- Original title
- Portrait de Camille Pissarro par lui-même
- Oil paint on canvas
- Support: 410 x 333 mm
frame: 539 x 465 x 60 mm
- Presented by Lucien Pissarro, the artist's son 1931
Camille Pissarro 1830-1903
N04592 Portrait de Camille Pissarro par Lui-Même
Inscribed 'C. Pissarro. 1903' b.l.
Oil on canvas, 16 1/8 x 13 1/8 (41 x 33)
Presented by Lucien Pissarro 1931
Prov: Mme Pissarro, Eragny; Lucien Pissarro, London
Exh: L'Oeuvre de Camille Pissarro, Durand-Ruel, Paris, April 1904 (130); Memorial Exhibition of the Works of Camille Pissarro, 1830-1903, Leicester Galleries, London, May 1920 (84); Opening Exhibition of the Modern Foreign Gallery, Tate Gallery, June-October 1926 (works not numbered); Centenaire de la Naissance de Camille Pissarro, Musée de l'Orangerie, Paris, February-March 1930 (117); Oil Paintings by Camille Pissarro (1830-1903), Tate Gallery, June-October 1931 (23); Pissarro in England, Marlborough Fine Art, London, June-July 1968 (32, repr.)
Lit: Ludovic Rodo Pissarro and Lionello Venturi, Camille Pissarro: son Art - son Oeuvre (Paris 1939), No.1316, Vol.1, p.263, repr. Vol.2, pl.256 as 'Portrait de Camille Pissarro par lui-même'
Repr: Drawing and Design, N.S., No.2, June 1920, p.35; A. Tabarant, Pissarro (Paris 1924), pl.1
The artist's last self-portrait. It was apparently painted at 28 Place Dauphine in Paris, overlooking the Pont Neuf, the houses in the background being those which stood on the site of the present 'Samaritaine'. They appear very clearly in other pictures, such as Pissarro - Venturi No.1210. John Rewald has pointed out that they are seen here in reverse, while the artist looked into a mirror. This picture must have been painted before [N05833], as he moved out of his apartment in the Place Dauphine almost immediately after his return to Paris from Le Havre; furthermore the wintry light and the fact that he is wearing a hat and overcoat suggest that it was done at the beginning of the year.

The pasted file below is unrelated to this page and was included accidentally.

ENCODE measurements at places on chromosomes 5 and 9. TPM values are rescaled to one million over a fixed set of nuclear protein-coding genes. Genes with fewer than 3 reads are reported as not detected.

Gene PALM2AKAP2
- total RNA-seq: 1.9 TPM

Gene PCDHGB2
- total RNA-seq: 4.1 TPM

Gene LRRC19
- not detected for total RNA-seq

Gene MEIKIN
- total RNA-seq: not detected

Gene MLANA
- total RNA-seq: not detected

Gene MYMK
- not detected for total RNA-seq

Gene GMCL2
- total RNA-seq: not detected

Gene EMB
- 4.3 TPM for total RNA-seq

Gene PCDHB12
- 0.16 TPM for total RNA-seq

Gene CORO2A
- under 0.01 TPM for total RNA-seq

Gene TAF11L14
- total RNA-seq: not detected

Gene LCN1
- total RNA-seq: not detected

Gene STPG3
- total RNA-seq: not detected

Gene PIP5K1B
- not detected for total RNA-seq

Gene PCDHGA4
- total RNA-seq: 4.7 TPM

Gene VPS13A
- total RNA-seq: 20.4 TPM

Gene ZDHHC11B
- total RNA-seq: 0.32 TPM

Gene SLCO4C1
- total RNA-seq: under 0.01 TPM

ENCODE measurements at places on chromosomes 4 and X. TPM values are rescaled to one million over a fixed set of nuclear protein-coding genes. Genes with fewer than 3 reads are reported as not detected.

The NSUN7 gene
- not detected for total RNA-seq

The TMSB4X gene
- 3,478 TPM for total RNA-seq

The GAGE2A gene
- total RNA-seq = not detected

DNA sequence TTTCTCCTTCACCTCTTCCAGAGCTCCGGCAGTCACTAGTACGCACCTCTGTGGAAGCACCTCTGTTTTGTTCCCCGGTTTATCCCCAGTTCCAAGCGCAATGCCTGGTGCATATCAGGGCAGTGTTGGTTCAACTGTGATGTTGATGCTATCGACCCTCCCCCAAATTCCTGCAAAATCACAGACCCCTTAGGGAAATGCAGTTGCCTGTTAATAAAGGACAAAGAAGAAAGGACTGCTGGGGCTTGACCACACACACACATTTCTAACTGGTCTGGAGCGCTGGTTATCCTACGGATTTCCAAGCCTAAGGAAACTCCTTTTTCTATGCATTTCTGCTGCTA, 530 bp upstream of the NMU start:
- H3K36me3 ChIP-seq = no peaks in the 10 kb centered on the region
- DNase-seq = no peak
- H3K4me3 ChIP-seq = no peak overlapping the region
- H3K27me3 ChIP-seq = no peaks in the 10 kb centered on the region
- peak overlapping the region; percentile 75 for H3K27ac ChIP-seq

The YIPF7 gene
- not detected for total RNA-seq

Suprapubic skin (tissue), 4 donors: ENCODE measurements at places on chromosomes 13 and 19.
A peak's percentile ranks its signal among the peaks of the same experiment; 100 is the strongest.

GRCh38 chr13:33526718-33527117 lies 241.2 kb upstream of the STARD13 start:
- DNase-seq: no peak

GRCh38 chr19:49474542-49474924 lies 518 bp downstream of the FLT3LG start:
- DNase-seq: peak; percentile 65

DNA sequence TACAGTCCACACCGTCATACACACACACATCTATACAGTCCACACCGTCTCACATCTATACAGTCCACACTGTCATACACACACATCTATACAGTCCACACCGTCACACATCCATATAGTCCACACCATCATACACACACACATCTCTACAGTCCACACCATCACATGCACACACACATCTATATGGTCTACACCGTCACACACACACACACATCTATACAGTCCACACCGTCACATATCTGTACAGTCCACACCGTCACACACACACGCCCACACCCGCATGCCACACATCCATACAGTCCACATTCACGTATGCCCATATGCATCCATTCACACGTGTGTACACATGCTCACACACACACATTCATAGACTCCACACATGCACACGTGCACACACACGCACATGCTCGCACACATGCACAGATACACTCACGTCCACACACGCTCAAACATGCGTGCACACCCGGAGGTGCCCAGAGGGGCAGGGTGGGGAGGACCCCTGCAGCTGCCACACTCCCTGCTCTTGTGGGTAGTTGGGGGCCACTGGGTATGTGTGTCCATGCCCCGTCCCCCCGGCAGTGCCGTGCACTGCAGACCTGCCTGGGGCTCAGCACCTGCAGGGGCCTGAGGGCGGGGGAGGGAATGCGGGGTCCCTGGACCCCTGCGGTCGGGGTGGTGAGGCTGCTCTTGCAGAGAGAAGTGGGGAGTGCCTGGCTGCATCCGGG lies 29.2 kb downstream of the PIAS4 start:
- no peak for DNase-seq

Orovida Pissarro told the compiler that this self-portrait was given to Lucien Pissarro by his mother, but had to be returned at the time of her death. The family then took turns to choose pictures and Lucien chose this one because it had previously belonged to him.
Ronald Alley, Catalogue of the Tate Gallery's Collection of Modern Art other than Works by British Artists, Tate Gallery and Sotheby Parke-Bernet, London 1981, p.614, reproduced p.614
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